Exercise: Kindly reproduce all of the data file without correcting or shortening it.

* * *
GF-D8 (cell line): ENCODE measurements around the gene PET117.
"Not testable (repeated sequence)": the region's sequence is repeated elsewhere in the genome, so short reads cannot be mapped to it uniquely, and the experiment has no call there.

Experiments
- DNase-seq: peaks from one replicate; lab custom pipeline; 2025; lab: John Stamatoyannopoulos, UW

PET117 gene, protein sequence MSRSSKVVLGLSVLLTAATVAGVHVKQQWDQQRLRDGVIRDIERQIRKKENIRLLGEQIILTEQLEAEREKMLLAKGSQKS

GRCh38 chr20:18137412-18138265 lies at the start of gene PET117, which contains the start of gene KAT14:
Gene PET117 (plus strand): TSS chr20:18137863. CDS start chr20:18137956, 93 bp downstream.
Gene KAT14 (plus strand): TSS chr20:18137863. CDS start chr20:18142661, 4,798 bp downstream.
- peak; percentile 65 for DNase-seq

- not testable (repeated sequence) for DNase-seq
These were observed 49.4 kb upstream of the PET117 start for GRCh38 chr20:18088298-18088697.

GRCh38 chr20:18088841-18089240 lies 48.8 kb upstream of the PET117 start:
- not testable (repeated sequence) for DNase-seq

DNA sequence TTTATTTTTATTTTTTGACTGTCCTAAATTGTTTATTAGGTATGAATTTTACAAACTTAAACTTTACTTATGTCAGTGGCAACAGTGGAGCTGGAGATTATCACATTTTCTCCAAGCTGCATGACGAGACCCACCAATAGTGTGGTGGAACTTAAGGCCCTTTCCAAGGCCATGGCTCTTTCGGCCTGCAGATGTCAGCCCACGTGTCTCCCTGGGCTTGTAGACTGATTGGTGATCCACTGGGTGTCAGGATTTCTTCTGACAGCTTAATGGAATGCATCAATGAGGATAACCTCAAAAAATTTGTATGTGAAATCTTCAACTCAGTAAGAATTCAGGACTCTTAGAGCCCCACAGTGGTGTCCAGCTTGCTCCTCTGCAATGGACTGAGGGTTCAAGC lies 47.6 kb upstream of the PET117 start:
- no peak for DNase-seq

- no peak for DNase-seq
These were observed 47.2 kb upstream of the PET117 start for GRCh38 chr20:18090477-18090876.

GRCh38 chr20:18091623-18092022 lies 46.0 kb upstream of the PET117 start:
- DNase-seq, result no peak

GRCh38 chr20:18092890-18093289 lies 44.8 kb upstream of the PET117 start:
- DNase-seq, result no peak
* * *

GF-D8 (cell line): ENCODE measurements around the gene PET117.
"Not testable (repeated sequence)": the region's sequence is repeated elsewhere in the genome, so short reads cannot be mapped to it uniquely, and the experiment has no call there.

Experiments
- DNase-seq: peaks from one replicate; lab custom pipeline; 2025; lab: John Stamatoyannopoulos, UW

PET117 gene, protein sequence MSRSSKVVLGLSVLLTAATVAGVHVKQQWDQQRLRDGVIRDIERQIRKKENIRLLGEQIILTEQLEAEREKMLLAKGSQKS

GRCh38 chr20:18137412-18138265 lies at the start of gene PET117, which contains the start of gene KAT14:
Gene PET117 (plus strand): TSS chr20:18137863. CDS start chr20:18137956, 93 bp downstream.
Gene KAT14 (plus strand): TSS chr20:18137863. CDS start chr20:18142661, 4,798 bp downstream.
- peak; percentile 65 for DNase-seq

- not testable (repeated sequence) for DNase-seq
These were observed 49.4 kb upstream of the PET117 start for GRCh38 chr20:18088298-18088697.

GRCh38 chr20:18088841-18089240 lies 48.8 kb upstream of the PET117 start:
- not testable (repeated sequence) for DNase-seq

DNA sequence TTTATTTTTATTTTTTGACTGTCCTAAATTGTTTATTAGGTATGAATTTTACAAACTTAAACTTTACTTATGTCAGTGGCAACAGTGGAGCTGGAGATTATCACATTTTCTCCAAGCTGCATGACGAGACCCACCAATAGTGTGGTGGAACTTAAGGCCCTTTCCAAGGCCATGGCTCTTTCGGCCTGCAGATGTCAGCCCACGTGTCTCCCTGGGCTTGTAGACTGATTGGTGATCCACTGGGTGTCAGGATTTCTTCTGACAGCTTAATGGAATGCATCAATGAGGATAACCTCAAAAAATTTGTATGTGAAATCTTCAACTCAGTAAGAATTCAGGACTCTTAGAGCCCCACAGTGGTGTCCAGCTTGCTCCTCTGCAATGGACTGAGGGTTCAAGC lies 47.6 kb upstream of the PET117 start:
- no peak for DNase-seq

- no peak for DNase-seq
These were observed 47.2 kb upstream of the PET117 start for GRCh38 chr20:18090477-18090876.

GRCh38 chr20:18091623-18092022 lies 46.0 kb upstream of the PET117 start:
- DNase-seq, result no peak

GRCh38 chr20:18092890-18093289 lies 44.8 kb upstream of the PET117 start:
- DNase-seq, result no peak